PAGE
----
Uzbekistan O‘zbekiston

Khiva Xiva

One of the ceilings of Khiva’s Tash Hauli Palace which brings together Islamic geometric designs decorative floral patterns, and colours typical of Central Asia. The historic centre of Khiva is well preserved and is very much the Silk Road desert city of the imagination.

Khiva Xiva

Located along a key axis of the Silk Road, Khiva became hugely prosperous from the trade that flowed through it, especially of people. It was once one of the largest slave markets of Central Asia. Craftmanship is still very much alive in Khiva and has an important role to play in the preservation of the old city.

Khiva Xiva

One of the ceilings of Khiva’s Tash Hauli Palace which brings together Islamic geometric designs decorative floral patterns, and colours typical of Central Asia. The historic centre of Khiva is well preserved and is very much the Silk Road desert city of the imagination.

Khiva Xiva

One of the ceilings of Khiva’s Tash Hauli Palace which brings together Islamic geometric designs decorative floral patterns, and colours typical of Central Asia. The historic centre of Khiva is well preserved and is very much the Silk Road desert city of the imagination.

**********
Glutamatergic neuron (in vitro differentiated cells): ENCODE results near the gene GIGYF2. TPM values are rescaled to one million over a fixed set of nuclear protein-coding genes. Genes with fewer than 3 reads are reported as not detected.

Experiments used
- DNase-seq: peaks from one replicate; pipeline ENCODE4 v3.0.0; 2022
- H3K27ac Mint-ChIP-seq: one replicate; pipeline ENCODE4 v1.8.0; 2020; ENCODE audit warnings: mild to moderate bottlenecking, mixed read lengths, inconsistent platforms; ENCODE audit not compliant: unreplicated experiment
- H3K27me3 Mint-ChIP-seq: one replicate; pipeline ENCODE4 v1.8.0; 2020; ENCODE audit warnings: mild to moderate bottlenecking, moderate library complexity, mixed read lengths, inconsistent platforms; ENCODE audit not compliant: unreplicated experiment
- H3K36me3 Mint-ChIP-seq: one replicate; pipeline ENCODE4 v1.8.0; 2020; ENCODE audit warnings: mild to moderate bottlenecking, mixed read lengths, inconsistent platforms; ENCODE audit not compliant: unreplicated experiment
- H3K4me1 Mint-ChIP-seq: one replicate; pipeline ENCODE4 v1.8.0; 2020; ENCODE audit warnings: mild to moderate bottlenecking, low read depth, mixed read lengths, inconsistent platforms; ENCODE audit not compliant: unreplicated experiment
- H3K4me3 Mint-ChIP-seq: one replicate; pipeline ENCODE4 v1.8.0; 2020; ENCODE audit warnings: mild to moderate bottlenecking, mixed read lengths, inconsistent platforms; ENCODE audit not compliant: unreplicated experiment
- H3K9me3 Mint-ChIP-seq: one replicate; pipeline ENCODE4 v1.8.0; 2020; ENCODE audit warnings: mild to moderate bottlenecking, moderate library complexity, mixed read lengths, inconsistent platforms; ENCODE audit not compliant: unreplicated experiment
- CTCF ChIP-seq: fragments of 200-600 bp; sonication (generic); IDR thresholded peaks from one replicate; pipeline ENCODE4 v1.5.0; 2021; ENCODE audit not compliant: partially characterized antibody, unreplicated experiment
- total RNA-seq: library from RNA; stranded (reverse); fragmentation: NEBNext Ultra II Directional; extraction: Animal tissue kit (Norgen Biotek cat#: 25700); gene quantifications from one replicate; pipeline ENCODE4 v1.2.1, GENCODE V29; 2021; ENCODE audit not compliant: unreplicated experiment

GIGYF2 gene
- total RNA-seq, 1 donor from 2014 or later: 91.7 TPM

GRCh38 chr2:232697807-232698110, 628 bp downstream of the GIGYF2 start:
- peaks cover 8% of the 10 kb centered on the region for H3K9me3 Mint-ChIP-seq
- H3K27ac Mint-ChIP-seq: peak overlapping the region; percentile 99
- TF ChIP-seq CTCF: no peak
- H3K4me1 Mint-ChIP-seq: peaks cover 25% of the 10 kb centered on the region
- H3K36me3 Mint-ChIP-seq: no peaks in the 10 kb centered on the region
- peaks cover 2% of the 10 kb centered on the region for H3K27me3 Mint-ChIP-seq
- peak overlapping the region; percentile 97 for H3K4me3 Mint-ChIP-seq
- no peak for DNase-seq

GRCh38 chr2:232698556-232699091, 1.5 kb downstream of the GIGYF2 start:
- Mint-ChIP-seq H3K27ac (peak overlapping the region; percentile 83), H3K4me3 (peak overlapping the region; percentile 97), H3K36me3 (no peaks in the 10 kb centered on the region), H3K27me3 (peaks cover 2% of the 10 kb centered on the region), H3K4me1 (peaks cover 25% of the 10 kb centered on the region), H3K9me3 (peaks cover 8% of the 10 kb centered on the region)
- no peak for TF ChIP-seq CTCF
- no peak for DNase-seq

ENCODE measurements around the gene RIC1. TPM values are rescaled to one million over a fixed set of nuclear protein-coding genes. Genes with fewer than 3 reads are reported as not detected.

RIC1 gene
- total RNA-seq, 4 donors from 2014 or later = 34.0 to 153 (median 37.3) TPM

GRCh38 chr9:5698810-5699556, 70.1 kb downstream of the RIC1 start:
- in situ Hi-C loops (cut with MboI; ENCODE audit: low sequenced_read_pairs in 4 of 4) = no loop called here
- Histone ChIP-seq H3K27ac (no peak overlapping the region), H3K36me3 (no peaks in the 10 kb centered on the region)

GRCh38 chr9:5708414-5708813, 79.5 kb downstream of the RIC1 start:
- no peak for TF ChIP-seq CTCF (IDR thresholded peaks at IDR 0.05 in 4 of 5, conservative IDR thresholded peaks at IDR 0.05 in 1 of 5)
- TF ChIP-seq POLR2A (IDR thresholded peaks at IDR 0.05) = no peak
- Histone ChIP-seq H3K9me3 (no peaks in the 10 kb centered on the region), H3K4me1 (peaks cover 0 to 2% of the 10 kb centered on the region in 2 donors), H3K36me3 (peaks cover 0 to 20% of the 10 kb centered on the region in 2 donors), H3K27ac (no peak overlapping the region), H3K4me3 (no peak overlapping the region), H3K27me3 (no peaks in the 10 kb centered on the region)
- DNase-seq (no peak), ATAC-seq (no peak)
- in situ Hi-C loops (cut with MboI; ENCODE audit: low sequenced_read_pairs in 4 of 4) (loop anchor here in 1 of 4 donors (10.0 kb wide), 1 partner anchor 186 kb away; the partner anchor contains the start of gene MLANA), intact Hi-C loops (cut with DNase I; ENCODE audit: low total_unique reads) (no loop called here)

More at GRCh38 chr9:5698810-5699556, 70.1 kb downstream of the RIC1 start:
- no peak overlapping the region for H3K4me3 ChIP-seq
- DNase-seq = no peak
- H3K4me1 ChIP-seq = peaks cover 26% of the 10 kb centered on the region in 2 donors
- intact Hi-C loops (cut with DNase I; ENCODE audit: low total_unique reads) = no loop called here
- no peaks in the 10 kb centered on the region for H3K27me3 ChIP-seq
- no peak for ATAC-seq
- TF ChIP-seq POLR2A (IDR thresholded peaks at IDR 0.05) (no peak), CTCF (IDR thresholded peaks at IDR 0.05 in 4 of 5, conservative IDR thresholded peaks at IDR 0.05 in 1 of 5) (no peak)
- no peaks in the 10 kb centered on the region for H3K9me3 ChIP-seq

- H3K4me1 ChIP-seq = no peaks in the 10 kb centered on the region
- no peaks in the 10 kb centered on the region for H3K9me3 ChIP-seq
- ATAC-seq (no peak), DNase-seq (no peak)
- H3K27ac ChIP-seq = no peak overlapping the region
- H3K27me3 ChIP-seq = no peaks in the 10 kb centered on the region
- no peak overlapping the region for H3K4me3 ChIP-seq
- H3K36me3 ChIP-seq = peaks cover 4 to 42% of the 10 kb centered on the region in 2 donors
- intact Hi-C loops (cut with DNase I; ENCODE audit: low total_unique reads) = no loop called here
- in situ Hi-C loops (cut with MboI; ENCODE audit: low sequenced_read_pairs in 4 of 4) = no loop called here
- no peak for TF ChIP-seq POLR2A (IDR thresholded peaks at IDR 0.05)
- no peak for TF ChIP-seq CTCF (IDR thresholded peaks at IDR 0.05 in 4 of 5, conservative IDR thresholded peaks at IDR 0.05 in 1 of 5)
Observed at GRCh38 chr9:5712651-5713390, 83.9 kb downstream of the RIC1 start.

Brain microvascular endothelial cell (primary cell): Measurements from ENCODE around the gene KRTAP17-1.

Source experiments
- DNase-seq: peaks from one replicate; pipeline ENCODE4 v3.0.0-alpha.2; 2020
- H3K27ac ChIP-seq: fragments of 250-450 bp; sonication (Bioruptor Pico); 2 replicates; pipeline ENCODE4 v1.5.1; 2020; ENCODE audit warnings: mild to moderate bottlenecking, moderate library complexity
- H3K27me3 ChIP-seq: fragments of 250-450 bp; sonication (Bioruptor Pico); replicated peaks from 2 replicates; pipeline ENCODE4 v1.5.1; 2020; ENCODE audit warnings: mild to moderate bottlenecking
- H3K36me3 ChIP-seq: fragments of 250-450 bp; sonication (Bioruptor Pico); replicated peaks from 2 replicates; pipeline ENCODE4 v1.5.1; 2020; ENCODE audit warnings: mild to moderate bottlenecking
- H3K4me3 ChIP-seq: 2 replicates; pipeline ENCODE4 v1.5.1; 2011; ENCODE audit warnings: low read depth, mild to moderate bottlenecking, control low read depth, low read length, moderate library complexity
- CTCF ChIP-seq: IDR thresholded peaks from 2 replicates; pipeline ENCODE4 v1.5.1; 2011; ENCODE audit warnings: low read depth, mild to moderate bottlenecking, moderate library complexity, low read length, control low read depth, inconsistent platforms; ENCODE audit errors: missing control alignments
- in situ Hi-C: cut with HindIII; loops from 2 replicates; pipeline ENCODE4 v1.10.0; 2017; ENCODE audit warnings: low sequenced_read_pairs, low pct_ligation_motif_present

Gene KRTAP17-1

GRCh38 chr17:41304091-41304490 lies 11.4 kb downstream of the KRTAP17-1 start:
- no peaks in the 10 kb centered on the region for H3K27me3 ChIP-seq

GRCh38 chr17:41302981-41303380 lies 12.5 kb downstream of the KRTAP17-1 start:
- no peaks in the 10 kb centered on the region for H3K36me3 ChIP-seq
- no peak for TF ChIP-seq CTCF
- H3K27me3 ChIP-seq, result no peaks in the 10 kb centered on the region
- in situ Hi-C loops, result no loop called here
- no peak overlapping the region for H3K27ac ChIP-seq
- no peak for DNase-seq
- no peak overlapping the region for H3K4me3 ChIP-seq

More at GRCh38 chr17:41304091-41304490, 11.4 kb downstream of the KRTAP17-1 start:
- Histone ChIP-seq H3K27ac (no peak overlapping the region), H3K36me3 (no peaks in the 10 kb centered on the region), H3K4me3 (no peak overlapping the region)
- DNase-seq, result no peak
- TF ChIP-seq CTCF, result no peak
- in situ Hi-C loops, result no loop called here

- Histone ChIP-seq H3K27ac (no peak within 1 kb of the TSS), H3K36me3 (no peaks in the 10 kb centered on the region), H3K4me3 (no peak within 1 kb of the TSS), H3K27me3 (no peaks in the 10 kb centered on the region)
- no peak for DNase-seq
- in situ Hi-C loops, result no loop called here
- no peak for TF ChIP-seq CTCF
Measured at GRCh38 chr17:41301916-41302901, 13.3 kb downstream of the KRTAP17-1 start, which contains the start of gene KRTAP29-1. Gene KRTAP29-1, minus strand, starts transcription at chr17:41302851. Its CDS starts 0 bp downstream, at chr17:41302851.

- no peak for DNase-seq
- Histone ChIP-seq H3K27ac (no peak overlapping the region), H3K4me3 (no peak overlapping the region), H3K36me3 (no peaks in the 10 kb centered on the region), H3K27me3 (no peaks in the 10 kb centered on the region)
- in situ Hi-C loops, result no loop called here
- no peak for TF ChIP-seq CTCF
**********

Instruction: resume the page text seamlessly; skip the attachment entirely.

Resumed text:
Ayten Tiryaki, master calligrapher and illuminator of Istanbul

Ayten Tiryaki, in her shop and workshop on the Asian side of the Bosphorus in Istanbul.

Old men playing cards, young girls feeding the gulls, fishermen awaiting a catch, a carpenter working a lathe, women some covered some not walking arm in arm, dogs and cats wandering the streets with independent lives of their own. There is so much life to Istanbul, so much to drink in. It’s a clean city but only just. It’s wonderfully lived in and rough around the edges. The signs of modernity are plentiful but you can still hear and smell and feel and touch the city of the past.

Through the artist Dr. Veeda Ahmed – a former student at The Prince’s Foundation School of Traditional Arts – I had been put in touch with a calligraphy and illumination Hodja (master) living on the Asian side of the Bosporus. I was interested to learn more about these art forms so rooted in Turkish history and culture which have survived and continued to thrive for centuries.